Climate Solutions
News | August 16, 2023

How federal climate investments can protect our coast from climate change

A Special Message on the Inflation Reduction Act’s One Year Anniversary from Alys Campaigne, SELC’s Climate Initiative Leader
Historic federal climate legislation is already drawing billions in funding to the Southeast in places like Charleston to reduce the causes of climate change and help communities find safety and relief from its immediate impacts. (Credit: Lauren Petracca)
Alys Campaigne

Living in Charleston, South Carolina is a daily reminder of the urgency to act quickly to combat climate change. Going to the beach now involves navigating major erosion that makes some access points unusable. Commuting to work means maneuvering around routine tidal flooding or calculating the risk to cars by driving through salt water. With a large coastal population, outsized pollution footprint, deep economic inequity and energy burden, the Southeast is at particular risk as we face down the impacts of climate change.  

Thankfully, historic federal climate legislation, the Inflation Reduction Act, is already drawing billions in funding to the Southeast to reduce the causes of climate change and help communities find safety and relief from its immediate impacts. The law is celebrating a birthday, one year since its passage, but the work to protect our communities from the disruptive impacts of climate change will need to continue for years to come. 

Climate impacts in the Southeast  

This work is especially important in our region and on the coast where I live. Nationally, NOAA scientists predict that sea level will rise as much in the next 30 years as it did in the previous century. Sea levels are rising faster in the Southeast as erosion, currents and sinking land cause more water to be pushed onto our shores. We are feeling the effects: In 1950 Charleston experienced an average of 2-3 tidal flooding events a year. In 2019 we slogged through 89.   

A Charleston resident clears debris in front of his home during tidal flooding in downtown Charleston in November 2021. (Credit: Lauren Petracca)

Flooding risks in the Southeast have been exacerbated by short-sighted policies that have fueled a boom in growth and development in increasingly vulnerable areas, with few resources for proactive hazard mitigation. Absent flood disclosure rules, new homeowners are often unaware of the risks. Meanwhile, a legacy of structural racism and economic injustice leave people of color, our Gullah communities, and lower-wealth households with greater exposure to climate harms and fewer resources to adapt or relocate. The Inflation Reduction Act provides a chance to remediate these inequities and engage states and local communities in identifying and implementing solutions.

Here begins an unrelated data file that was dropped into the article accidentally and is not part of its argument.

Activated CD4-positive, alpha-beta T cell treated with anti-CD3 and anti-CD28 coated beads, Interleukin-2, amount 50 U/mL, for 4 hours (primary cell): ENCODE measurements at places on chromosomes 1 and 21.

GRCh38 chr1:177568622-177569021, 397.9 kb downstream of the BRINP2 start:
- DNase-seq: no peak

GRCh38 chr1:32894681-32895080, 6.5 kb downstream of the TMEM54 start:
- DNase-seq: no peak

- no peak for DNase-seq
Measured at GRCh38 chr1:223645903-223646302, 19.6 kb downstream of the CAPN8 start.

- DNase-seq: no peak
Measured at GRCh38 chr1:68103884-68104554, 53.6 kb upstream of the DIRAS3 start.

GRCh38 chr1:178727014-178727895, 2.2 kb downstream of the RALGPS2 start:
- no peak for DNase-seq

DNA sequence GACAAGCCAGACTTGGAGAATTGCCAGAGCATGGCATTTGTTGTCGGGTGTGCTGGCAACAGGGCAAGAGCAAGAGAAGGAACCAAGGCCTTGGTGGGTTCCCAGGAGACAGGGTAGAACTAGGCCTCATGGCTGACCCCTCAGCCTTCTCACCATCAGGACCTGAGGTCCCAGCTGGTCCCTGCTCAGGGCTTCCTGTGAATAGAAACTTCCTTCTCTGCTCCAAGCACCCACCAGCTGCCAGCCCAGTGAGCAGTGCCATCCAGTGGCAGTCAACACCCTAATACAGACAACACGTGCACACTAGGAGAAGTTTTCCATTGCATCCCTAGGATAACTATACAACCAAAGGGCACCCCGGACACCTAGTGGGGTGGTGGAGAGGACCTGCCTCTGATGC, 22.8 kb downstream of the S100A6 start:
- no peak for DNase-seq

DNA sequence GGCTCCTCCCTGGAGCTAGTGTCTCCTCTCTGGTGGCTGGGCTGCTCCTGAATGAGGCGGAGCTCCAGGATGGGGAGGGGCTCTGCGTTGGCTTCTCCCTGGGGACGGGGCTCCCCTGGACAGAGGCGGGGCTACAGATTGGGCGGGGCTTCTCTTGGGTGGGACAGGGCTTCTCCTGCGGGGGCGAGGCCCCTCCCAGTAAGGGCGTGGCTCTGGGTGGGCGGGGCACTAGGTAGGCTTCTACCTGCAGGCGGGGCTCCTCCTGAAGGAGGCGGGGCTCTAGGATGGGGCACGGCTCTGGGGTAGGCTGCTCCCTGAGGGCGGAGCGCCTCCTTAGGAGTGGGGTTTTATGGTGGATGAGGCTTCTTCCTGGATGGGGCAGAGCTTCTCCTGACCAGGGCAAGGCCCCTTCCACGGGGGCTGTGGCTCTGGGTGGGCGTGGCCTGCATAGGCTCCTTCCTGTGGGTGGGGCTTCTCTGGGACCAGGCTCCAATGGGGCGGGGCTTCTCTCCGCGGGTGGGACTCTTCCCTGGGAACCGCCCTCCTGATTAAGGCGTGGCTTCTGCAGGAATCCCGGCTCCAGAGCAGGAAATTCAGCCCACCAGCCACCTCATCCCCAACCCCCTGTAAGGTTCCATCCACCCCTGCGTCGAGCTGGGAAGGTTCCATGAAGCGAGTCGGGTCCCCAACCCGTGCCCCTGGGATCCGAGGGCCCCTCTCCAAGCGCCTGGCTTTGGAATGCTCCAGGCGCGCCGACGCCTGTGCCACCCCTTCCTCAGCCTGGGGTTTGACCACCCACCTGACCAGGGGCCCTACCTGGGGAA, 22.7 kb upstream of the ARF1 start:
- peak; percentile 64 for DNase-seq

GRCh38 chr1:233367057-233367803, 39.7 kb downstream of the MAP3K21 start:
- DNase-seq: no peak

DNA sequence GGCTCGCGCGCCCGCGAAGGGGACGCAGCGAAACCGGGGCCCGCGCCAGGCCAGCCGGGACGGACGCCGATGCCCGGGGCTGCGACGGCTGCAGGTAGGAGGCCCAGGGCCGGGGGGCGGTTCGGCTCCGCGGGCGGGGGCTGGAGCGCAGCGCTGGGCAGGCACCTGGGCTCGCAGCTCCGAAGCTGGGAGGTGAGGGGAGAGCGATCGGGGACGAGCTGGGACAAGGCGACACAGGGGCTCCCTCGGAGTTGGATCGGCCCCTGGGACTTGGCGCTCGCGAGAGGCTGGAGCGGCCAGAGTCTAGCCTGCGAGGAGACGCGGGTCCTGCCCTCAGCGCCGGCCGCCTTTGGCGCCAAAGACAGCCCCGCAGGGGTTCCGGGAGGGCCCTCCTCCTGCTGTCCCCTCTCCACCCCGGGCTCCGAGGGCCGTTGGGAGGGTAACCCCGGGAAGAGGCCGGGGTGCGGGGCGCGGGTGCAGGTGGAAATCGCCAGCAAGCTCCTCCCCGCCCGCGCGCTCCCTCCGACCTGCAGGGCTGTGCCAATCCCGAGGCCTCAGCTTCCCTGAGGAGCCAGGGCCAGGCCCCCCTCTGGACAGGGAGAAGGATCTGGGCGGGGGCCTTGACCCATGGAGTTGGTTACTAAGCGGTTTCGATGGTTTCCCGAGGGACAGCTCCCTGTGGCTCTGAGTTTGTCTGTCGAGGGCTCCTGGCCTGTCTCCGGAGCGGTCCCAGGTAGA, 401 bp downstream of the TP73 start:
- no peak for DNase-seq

The IRA is investing in our communities

Two children playing in the front yard of a house
(Credit: Lauren Petracca)

One year after the passage of the climate law we’re already seeing the opportunities become more tangible. The legislation includes more than $3 billion for coastal resilience and has already funded numerous projects throughout the Southeast. For example, a $575 million grant competition is drawing much needed funding to our states to support locally led resilience plans and nature-based solutions such as raingardens, permeable pavement, and greenways that address flooding and improve water quality. Over $6 million is invested in creating living shorelines in underserved communities to reduce coastal risks and protect recreationally and commercially valuable fish species. Over $1.5 billion is being invested to cool city streets, reduce flooding, and increase equitable access to nature by planting trees in urban areas. 

A historic opportunity 

This is a defining opportunity for the Southeast to be part of the climate solution while urgently planning for and adapting to climate impacts. Nonprofits, private businesses, and state and local governments must overcome bureaucratic inertia, political headwinds, and resource constraints to take bold climate action, and make sure they are prioritizing the needs of residents over special interests. Whether that means working with local solar installers to make affordable clean power available to homeowners paying exorbitant energy bills or directing resources to neighborhoods with few trees and stormwater control, now is the opportunity to shape meaningful solutions to a warming world. Our just, healthy, and climate-resilient future depends upon it.   

Explore how rising seas affect coastal communities.